As you age, it’s common to notice the quality of your eyesight decline. Perhaps you’ve always worn glasses or contacts for distance, but now your eyes are having difficulty seeing things close up as well.
There are a few different options for people who need to juggle multiple prescriptions simultaneously, including multifocal contact lenses. The ophthalmologists and optometrists at Boston Eye Physicians and Surgeons can help you figure out what course of treatment is best for you.
What Are Multifocal Contact Lenses?
Multifocal contact lenses are contacts with more than one prescription in each lens. Generally speaking, these lenses have layered prescriptions that improve your ability to see objects that are near, far, and in between.
Bifocal and trifocal lenses fall under the umbrella of multifocal lenses since they quite literally meet the definition of having more than one prescription. However, while bi/trifocals have separate areas on their lenses devoted to each prescription, most other varieties of multifocal lenses are closer to progressive eyewear options. In these lenses, the prescription sections are less defined and overlap, blending together for a more natural vision experience.
It’s About Convenience
Without a doubt, multifocal contact lenses’ top selling point is the convenience. Who wants to carry around an extra pair of glasses so they can read a magazine or menu when they’ve already got contacts in? With multifocal lenses, one single set can get you through the entire day.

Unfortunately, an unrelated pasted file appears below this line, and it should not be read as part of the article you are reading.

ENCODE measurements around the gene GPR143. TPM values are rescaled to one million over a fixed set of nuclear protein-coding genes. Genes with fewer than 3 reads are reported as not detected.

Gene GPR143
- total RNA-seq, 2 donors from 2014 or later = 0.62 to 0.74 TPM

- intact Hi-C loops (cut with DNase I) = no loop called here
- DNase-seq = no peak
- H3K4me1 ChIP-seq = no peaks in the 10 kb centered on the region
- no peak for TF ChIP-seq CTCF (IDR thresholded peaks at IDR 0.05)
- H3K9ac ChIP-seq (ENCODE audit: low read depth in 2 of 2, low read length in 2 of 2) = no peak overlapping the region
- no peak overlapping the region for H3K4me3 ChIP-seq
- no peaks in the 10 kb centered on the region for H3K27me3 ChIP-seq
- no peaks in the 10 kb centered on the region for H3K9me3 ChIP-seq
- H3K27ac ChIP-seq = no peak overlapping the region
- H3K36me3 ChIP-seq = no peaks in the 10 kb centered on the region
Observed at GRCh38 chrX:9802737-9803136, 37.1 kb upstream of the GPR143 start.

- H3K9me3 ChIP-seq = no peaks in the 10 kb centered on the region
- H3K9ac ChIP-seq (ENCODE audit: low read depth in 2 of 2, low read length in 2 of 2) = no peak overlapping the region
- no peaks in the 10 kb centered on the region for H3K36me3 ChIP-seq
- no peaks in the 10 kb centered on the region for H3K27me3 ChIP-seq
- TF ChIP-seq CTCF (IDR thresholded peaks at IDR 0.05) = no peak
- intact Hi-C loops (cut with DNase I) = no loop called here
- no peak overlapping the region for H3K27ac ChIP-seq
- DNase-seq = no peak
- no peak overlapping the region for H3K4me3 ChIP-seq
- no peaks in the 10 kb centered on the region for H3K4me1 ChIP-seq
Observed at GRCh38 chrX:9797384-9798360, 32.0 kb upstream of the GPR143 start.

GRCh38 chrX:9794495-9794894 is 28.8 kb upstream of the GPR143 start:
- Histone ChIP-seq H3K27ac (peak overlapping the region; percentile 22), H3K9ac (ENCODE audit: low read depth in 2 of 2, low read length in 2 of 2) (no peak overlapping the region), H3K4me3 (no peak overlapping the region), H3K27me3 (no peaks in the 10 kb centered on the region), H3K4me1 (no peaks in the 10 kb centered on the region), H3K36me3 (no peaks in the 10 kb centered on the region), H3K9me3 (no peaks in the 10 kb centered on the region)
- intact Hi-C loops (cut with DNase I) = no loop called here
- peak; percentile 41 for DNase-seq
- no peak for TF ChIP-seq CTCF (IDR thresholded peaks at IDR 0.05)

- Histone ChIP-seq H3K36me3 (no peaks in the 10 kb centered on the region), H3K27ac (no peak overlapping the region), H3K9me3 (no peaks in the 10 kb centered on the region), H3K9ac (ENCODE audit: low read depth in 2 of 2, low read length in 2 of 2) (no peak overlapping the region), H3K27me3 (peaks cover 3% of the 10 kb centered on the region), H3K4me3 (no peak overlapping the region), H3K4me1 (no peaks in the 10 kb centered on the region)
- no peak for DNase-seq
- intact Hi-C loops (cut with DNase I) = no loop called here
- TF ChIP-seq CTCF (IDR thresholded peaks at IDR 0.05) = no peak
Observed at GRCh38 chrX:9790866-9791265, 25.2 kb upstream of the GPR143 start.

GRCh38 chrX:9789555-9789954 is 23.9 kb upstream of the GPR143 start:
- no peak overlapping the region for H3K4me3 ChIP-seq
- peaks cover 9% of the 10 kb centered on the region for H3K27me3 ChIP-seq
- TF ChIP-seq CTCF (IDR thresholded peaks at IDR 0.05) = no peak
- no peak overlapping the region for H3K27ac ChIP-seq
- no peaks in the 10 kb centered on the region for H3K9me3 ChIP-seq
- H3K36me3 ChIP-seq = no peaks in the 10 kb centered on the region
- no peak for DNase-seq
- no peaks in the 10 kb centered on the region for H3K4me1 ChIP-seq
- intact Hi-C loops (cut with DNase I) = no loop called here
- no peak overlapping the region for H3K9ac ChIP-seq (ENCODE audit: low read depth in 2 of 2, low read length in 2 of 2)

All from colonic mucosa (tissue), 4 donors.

Multifocal contacts are available in both soft and hard (rigid gas permeable) lenses. If you prefer the convenience of throwing out contacts at the end of the night, the soft lenses are likely to be your choice. On the other hand, if you don’t mind cleaning longer-lasting lenses to save some money and receive slightly better acuity, the hard lenses are probably your best bet.
But There Are Some Drawbacks
While multifocal contact lenses do a good job, because they’re managing multiple prescriptions rather than one specific setting, they tend not to provide as sharp of an up-close view as traditional reading glasses. If you anticipate that that’s something that will bother you, multifocal lenses may not be your best option right off the bat.
Also, it typically takes weeks for new wearers of the lenses to get used to this new way of seeing. You may experience some haziness, particularly at night, until your eyes fully adjust. Many consider the acclimation period worthwhile in the long run, but your willingness to push through this short-term annoyance may differ from other patients.
Furthermore, because multifocal lenses are more technologically advanced and include multiple prescriptions, their price does tend to be higher than with single-power contact lenses. The convenience of multifocal contact lenses comes at a premium, and you may have to budget accordingly.
Schedule an Appointment
The team of doctors at Boston Eye Physicians and Surgeons have the expertise to advise you on the best way to address your need for more than one prescription — be it multifocal contact lenses or some other solution. Call or email for a consultation so that you can start seeing things both up close and far away again.